Ed Tech Day 2017

Session Learning Objectives

  • Participants will reflect on opportunities for technology to support collaborative and active learning.
  • Participants will reflect on the structuring of student-centered educational activities that move from low-tech to high-tech.
  • Participants will reflect on the importance of discussing the role of information use and needs to enhance critically thinking.

DISCOVERY

Searching for Information

For a group project on the pros and cons of a gluten-free diet, which must include at least six references and is due in three weeks, each group will review a database that might be useful in completing the assignment.

1. As a group you have 15 minutes to explore your assigned database.

2. One group member will be the leader by mediating the discussion and keeping track of time.

3. One group member will be the searcher and use the wireless keyboard to conduct the database search.

4. One group member will be the scribe, record the answers to the questions on the handout, and present them during the group discussion.
 

Assigned Databases

Argos
Searching Argos will retrieve different types of library materials  as it integrates many library resources into one interface.

Statista

Statista contains aggregated statistical information, and often includes infographics. It's very easy to use!

ScienceDirect
ScienceDirect provides full-text articles and books in science, math, education, and communications. ScienceDirect searches content published by Elsevier, including over 2,000 academic journals.

Opposing Viewpoints in Context
A full-text database covering controversial topics presented in a variety of formats from scholarly articles, news articles, essays, statistics, websites, videos, and more. 

Academic Search Premier
A multi-disciplinary database that covers many areas of academic study. It is a great tool for finding peer-reviewed and non-scholarly journal articles on a variety of topics.


 

EVALUATION & CONTEXT

Using the ACCORD Rubric

You’re writing a paper for a class.  You need sources.   How do you know which ones are the best?  In evaluating a source, you should keep in mind the context in which you will use it. Most sources are not inherently good or bad, but some are more appropriate in a given context. 

The Library's Guide on Evaluating Resources  explains the ACCORD rubric, developed by Ithaca College Librarians, that we will use in this session.

Briefly ACCORD means:

Agenda - Why was this information made available?
Credentials - Is the author of the source credible?
Citations - Does the author cite sources?
Oversight - Has the information been reviewed or refereed? 
Relevance - Does the source fit your needs?
Date - When was the information published/updated?

The Assignment

You’re are working on a research paper that examines the benefits of a paleolithic (high protein, grain-free) diet in terms of cardiac health. The paper should cite at least five scholarly, peer-reviewed sources, but can include other types of information such as books, websites, etc.  Review the potential sources listed below using the ACCORD method.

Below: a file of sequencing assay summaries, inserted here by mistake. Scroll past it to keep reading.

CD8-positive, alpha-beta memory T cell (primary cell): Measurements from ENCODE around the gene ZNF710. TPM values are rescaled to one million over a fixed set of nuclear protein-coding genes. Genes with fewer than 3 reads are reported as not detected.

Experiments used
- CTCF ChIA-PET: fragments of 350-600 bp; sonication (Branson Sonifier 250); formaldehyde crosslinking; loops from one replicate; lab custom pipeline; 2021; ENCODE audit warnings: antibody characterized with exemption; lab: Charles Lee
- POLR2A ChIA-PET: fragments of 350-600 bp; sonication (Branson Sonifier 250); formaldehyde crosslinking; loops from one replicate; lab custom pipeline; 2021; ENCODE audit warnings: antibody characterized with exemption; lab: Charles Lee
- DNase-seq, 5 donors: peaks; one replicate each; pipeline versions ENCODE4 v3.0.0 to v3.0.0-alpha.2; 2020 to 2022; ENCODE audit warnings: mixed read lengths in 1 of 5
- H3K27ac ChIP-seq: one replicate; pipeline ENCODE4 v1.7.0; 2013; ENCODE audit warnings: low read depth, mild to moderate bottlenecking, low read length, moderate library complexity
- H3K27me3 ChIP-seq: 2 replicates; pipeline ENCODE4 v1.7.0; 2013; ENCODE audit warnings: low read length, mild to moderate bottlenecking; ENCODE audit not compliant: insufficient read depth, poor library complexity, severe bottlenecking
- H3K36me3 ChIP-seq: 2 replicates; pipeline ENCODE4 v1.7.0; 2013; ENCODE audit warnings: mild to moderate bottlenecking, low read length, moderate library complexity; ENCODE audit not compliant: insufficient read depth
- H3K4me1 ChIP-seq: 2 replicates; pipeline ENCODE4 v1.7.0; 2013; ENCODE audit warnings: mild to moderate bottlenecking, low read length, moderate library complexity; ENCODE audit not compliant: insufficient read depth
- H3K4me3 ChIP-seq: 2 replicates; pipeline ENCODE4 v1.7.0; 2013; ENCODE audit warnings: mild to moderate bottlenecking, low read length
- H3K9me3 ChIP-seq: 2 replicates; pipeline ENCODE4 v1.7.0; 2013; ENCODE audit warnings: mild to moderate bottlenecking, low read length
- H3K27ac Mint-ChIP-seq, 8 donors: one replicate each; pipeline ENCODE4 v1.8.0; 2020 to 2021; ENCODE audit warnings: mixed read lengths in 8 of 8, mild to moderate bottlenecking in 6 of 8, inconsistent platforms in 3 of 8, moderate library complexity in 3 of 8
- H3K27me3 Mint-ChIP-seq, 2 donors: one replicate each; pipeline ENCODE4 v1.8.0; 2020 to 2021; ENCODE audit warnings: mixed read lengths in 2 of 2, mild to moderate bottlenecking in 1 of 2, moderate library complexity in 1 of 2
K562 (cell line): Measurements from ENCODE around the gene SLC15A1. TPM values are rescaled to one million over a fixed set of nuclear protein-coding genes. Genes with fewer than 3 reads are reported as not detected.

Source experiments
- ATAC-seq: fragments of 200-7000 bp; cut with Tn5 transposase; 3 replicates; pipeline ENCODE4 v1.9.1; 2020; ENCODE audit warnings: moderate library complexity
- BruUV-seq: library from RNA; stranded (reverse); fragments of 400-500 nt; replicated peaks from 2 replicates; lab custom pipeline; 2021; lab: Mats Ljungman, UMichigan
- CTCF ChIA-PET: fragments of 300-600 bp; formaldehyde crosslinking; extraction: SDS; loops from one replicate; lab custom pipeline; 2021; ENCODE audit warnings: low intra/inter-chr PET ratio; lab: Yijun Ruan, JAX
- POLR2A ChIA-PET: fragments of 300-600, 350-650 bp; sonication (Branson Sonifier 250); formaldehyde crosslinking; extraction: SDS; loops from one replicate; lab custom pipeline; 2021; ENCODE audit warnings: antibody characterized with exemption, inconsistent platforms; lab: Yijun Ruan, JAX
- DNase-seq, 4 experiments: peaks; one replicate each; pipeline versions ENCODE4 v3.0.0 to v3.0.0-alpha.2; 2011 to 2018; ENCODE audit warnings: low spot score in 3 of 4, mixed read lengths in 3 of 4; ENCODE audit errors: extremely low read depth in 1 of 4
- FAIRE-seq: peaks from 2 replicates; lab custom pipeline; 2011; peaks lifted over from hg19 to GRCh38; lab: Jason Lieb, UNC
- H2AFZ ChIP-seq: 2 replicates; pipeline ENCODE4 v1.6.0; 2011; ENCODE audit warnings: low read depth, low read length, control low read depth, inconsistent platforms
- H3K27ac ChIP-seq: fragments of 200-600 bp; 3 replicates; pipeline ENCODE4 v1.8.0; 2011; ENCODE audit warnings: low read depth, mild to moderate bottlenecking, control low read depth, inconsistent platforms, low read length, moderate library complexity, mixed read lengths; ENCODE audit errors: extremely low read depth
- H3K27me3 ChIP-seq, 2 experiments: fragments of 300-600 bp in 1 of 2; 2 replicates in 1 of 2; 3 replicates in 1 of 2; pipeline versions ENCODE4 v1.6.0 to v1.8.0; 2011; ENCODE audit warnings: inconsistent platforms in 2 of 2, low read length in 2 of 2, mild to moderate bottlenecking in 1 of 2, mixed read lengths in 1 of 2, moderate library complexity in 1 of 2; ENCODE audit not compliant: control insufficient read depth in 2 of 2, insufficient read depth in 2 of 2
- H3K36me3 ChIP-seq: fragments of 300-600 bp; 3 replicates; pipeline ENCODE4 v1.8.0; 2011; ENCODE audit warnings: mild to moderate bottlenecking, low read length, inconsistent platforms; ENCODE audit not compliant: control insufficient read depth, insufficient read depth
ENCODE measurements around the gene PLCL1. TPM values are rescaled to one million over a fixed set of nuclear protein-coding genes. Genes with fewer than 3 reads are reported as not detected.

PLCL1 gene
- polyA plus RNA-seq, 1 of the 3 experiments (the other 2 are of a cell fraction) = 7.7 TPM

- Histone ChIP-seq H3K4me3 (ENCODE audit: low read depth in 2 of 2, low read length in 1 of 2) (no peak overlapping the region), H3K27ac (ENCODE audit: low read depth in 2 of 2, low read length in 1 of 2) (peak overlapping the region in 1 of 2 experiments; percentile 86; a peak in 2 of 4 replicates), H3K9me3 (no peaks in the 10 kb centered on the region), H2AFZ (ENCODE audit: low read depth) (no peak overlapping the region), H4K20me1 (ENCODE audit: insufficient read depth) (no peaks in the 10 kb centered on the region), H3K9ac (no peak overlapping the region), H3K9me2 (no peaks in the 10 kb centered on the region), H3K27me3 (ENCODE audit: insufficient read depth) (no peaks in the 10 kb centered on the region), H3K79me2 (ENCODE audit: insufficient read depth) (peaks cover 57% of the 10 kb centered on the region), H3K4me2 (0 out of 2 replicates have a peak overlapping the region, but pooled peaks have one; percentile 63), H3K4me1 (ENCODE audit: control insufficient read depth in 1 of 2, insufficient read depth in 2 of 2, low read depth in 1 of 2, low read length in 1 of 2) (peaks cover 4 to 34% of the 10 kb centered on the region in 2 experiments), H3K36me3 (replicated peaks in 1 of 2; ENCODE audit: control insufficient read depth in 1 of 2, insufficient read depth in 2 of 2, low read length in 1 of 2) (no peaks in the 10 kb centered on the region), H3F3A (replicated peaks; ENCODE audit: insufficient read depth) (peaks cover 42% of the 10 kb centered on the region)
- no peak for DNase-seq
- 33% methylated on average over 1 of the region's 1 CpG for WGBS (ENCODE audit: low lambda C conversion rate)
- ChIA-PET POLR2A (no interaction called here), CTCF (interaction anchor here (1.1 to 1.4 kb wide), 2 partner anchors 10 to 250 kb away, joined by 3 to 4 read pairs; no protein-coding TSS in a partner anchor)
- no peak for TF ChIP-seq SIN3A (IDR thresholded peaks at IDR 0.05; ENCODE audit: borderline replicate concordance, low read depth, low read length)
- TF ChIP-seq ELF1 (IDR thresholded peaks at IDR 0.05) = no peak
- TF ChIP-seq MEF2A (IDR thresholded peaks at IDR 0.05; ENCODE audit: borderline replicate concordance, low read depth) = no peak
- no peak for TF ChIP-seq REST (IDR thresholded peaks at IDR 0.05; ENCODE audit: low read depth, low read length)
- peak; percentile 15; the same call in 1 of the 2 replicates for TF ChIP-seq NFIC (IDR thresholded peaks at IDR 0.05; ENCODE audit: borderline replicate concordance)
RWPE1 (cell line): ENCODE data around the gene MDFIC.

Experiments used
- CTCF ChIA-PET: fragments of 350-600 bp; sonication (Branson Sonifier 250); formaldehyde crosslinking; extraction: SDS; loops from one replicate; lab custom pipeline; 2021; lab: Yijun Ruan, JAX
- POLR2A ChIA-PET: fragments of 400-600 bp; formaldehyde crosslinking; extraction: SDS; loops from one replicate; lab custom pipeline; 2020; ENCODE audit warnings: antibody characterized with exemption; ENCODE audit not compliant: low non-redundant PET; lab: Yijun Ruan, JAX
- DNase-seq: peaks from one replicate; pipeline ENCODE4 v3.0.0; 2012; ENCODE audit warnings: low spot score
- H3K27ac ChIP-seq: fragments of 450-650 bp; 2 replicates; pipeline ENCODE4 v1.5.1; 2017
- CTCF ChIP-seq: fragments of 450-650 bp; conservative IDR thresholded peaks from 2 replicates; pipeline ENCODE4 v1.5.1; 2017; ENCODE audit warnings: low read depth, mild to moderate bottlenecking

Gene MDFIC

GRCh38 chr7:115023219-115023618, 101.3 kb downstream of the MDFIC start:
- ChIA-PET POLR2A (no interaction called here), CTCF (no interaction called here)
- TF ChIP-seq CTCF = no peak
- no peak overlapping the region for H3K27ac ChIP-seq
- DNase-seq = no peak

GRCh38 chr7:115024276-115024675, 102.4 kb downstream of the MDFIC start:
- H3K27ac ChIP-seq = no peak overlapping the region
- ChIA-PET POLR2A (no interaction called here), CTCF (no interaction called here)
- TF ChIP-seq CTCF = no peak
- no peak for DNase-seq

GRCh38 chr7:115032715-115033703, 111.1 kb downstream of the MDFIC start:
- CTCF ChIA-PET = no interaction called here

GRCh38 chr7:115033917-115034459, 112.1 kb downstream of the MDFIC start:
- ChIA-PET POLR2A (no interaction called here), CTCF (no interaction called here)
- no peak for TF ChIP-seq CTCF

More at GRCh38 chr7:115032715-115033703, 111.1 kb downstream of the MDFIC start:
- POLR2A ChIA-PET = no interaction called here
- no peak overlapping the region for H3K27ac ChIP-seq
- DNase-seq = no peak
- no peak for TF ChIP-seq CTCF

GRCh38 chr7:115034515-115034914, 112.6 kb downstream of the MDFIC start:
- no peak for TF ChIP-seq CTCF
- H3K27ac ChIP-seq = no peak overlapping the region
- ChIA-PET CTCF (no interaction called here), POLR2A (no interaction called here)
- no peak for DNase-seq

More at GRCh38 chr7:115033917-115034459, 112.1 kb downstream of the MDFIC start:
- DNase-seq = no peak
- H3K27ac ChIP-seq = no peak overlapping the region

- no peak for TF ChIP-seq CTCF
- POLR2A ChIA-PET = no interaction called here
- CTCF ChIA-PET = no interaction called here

Sources

1.  Paleolithic Diet (n.d.) In Wikipedia. Retrieved March 23, 2017, from  https://en.wikipedia.org/wiki/Paleolithic_diet

2.  Piccoli, G. B., Vigotti, F. N., Leone, F., Capizzi, I., Daidola, G., Cabiddu, G., & Avagnina, P. (2015). Low-protein diets in CKD: how can we achieve them? A narrative, pragmatic review. Clinical Kidney Journal, 8(1), 61–70. doi:10.1093/ckj/sfu125

3.  Cordain, L. (2002). 
  The Paleo diet : lose weight and get healthy by eating the food you were designed to eat New York: J. Wiley.

4.  Aubrey, A (2012, June 25). We Evolved To Eat Meat, But How Much Is Too Much? In S. Inskeep (Producer), Morning Edition. Washington, DC: National Public Radio.  Retrieved from http://www.npr.org/blogs/thesalt/2012/06/25/155588094/we-evolved-to-eat-meat-but-how-much-is-too-much

5.  Boers, I., Muskiet, F. A., Berkelaar, E., Schut, E., Penders, R., Hoenderdos, K., … Jong, M. C. (2014). Favourable effects of consuming a Palaeolithic-type diet on characteristics of the metabolic syndrome: a randomized controlled pilot-study. Lipids in Health and Disease, 13(1). http://doi.org/10.1186/1476-511X-13-160

6.  Sisson, M. (2011). Are traditionally prepared grains healthy? Retrieved from http://www.marksdailyapple.com/soaked-sprouted-fermented-grains/

7.  Natow, A. B. (1983). 
 Nutrition for the prime of your life.  New York: McGraw-Hill.

8. Smil, V. (2013).
 Should we eat meat? Evolution and the consequences of modern carnivory. Chichester, West Sussex: Wiley-Blackwell.

9. Eades, M. (2010, September 1). Paleolithic diet improves glucose regulation and cardio risk factors better than does diabetes diet. [Twitter Moment]. Retreived from https://twitter.com/DrEades/status/22720416509 

10. Kahn, J. (2016, September 1). Paleo Diets For Heart Disease: Sexy But Dead On Arrival [Web Log]. Retrieved from http://www.huffingtonpost.com/joel-kahn-md/paleo-diets-for-heart-dis_b_11791126.html

 

Contact Us

picture of Lisabeth Chabot

Lisabeth Chabot

College Librarian
(607) 274-3182
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Laura Kuo

Health Sciences Librarian
(607) 274-1197

Database Search

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